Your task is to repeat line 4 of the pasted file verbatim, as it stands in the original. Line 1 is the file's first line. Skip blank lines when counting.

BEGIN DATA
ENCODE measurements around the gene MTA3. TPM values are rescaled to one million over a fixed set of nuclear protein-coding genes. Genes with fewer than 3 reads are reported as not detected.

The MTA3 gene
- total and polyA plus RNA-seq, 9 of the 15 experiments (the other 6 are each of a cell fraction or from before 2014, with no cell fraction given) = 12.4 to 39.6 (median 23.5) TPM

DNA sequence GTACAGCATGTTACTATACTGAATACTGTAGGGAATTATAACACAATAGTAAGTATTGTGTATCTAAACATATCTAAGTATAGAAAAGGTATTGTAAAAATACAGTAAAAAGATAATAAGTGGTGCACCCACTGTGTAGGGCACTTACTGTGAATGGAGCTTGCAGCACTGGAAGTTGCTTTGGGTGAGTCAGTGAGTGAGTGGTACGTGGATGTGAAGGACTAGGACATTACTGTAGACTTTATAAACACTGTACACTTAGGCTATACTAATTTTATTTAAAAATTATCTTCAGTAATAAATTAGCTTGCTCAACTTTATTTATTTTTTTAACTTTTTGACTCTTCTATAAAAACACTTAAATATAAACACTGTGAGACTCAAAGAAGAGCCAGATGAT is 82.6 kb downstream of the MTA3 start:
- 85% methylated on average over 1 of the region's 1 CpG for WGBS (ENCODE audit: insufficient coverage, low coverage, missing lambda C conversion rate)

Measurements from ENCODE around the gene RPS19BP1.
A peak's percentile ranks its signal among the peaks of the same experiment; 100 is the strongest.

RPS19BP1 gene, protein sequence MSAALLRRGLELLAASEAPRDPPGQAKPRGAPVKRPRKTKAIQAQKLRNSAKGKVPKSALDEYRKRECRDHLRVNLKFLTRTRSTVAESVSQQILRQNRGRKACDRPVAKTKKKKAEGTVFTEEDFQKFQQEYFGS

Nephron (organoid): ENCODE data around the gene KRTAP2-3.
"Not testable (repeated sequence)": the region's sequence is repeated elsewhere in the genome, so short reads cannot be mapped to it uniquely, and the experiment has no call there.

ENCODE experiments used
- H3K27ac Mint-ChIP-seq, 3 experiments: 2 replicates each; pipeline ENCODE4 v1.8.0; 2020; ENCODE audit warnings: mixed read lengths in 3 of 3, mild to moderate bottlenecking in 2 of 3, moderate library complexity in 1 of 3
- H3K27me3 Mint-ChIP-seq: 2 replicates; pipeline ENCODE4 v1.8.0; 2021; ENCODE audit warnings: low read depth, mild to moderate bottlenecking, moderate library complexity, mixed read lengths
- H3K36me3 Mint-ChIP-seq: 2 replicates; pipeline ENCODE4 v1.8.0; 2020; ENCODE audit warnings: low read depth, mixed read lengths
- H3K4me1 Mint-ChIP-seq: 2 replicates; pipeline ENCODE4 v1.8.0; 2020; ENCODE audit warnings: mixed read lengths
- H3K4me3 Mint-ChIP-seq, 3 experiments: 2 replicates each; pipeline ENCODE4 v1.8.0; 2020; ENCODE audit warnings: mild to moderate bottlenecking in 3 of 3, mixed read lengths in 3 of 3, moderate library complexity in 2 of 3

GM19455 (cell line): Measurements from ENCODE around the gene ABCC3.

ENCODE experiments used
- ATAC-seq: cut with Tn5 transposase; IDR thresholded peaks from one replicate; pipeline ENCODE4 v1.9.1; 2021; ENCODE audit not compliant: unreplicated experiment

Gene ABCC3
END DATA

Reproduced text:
DNA sequence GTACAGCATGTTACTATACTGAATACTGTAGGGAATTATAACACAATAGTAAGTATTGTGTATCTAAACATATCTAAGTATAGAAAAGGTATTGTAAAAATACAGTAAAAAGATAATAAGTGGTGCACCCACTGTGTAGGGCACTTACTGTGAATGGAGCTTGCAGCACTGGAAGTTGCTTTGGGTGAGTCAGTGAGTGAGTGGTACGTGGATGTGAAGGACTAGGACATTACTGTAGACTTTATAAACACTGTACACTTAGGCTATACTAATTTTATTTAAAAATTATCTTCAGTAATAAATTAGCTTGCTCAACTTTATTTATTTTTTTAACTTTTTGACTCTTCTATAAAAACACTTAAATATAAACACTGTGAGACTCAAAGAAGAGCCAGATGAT is 82.6 kb downstream of the MTA3 start: